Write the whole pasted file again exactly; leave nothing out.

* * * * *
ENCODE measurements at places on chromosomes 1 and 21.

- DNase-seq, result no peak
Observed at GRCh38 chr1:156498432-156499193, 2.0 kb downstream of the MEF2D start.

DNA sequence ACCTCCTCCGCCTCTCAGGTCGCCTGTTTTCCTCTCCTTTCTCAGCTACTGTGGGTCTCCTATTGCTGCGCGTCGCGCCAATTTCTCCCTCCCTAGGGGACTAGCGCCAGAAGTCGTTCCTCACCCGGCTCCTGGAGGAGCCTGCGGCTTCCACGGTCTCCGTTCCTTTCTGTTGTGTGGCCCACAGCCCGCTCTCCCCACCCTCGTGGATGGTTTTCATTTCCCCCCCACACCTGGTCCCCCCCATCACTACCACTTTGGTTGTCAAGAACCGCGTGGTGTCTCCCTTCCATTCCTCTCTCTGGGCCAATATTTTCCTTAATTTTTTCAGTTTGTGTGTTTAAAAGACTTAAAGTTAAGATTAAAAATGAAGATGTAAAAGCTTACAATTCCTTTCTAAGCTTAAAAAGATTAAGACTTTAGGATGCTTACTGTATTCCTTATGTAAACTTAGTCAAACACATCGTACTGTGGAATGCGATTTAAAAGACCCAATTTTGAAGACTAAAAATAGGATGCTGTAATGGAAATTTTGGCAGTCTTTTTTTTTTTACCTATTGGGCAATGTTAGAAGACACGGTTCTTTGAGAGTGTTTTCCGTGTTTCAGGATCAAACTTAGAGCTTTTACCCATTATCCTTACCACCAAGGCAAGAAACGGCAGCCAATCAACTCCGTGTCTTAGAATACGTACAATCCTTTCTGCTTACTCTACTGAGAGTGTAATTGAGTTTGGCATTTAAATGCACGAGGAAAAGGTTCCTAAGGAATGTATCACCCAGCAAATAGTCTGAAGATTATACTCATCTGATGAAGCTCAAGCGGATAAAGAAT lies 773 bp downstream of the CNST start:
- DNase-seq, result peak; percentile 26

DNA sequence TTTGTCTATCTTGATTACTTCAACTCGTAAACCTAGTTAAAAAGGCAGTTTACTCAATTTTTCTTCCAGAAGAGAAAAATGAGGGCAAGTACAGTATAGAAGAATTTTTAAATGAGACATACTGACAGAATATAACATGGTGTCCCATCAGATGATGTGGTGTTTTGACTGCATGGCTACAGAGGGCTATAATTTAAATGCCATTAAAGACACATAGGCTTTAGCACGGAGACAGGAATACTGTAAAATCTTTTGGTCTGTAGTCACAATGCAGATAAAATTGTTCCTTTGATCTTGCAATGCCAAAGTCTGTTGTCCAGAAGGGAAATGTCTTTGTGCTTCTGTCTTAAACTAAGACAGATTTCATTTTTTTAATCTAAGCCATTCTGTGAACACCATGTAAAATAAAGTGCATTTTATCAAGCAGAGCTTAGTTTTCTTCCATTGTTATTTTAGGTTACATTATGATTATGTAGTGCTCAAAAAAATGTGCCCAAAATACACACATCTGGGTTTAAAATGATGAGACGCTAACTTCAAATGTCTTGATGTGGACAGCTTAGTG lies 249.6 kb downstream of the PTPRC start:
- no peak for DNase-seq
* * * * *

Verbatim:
ENCODE measurements at places on chromosomes 1 and 21.

- DNase-seq, result no peak
Observed at GRCh38 chr1:156498432-156499193, 2.0 kb downstream of the MEF2D start.

DNA sequence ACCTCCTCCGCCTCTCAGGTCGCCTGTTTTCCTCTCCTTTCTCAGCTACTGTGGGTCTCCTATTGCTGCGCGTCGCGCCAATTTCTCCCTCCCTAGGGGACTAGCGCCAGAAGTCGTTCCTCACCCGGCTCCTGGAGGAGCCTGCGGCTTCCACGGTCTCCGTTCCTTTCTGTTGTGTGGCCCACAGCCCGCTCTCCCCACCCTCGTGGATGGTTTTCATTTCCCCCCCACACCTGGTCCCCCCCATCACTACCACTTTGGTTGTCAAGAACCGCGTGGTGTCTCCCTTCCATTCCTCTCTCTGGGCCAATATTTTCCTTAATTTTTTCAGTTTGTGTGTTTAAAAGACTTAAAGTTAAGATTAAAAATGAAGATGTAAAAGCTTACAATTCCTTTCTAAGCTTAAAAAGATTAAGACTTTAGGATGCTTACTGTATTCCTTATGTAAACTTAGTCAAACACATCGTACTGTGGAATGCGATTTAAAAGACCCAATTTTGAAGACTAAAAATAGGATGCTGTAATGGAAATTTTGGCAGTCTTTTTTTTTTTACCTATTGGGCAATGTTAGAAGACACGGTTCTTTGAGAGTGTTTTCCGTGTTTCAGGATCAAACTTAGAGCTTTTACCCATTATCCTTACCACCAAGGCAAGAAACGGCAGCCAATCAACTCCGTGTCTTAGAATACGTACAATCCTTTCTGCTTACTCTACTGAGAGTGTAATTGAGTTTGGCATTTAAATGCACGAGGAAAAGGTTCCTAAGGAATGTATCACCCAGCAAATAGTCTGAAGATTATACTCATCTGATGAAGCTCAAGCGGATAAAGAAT lies 773 bp downstream of the CNST start:
- DNase-seq, result peak; percentile 26

DNA sequence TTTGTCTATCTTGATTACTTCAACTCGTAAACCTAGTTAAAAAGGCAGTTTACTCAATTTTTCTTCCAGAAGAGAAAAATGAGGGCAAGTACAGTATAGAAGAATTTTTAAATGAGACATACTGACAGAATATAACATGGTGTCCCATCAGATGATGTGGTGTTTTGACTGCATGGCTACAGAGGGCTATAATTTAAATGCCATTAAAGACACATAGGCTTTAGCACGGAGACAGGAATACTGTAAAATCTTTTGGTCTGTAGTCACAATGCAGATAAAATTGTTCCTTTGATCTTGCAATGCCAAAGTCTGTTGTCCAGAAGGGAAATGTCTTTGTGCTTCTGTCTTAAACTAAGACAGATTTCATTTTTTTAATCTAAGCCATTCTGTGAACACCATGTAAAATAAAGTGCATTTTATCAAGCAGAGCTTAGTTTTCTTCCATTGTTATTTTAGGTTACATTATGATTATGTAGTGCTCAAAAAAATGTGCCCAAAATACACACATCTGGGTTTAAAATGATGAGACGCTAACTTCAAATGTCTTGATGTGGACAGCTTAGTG lies 249.6 kb downstream of the PTPRC start:
- no peak for DNase-seq